Build a Better Rack: Best Practices for PDU Component Selection
Contributed by Carling Technologies
Racks are only as good as their power distribution units and PDUs are only as good as their components.
As densities increase and component miniaturization becomes more necessary, PDUs will also need to incorporate better circuit protection technologies. Circuit protection technologies, especially in the form of circuit breakers are the most critical element of any PDU.
Data centers are quickly evolving, thanks to initiatives that drive the adoption of green technologies, reduced physical footprints, increased densities, and better environmental controls, which in turn are changing the power-hungry monstrosities of yesteryear into islands of compute efficiency.
However, orchestrating those various technologies can be a significant challenge. A challenge that may make it easier to build the data center of tomorrow from the ground up as opposed to reengineering existing data centers into some semblance of ultra-efficiency. Naturally, many external factors will drive the decision to start new or rebuild. Regardless of the path taken, there are specific technologies that will form the foundation of an efficient data center, namely the racks that house the actual equipment and one cannot talk about racks, without talking about issues such as power distribution units (PDUs), serviceability, and environmental controls.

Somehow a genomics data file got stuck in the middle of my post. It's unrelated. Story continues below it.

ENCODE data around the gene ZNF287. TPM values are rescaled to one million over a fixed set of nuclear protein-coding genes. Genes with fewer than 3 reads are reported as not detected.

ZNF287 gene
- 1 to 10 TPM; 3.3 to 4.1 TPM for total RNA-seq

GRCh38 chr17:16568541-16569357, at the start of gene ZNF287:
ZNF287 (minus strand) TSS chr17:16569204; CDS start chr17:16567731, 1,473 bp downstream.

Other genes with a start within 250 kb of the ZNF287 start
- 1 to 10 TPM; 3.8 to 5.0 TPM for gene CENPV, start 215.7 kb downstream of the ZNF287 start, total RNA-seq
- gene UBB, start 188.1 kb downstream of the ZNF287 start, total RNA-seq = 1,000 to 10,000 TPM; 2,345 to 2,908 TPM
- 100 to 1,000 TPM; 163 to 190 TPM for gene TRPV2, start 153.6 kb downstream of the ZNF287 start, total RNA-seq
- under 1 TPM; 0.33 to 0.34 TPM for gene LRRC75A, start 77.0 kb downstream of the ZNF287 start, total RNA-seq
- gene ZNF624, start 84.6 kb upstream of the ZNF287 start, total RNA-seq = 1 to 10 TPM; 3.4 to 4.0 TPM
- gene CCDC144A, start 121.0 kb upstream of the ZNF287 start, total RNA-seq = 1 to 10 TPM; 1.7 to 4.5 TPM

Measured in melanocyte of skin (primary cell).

Equipment racks are proving to be the actual catalyst for introducing efficiency into both old and new data centers. Multiple OEMs are preconfiguring compute and storage solutions into racks, helping to increase those efficiencies and leverage high-density solutions, while also incorporating management controls, monitoring systems, and expansion capabilities. However, racks can (and do) fail, bringing operations to a screeching halt and introducing downtime into operations that are expected to function 24×7.
Simply put, OEMs need to incorporate more resiliency into their offerings and adopt best practices that can ensure that equipment functions as intended. Also, as OEMs increase equipment densities, they must also address the power and cooling needs of the racks that they choose to incorporate into their solutions. There is no denying the importance of equipment racks today, and how integrated, well-designed racks have become the foundation of a data center. Regardless of the solution housed within a rack, that rack is expected to protect the equipment contained within and also be easily serviced if the need arises.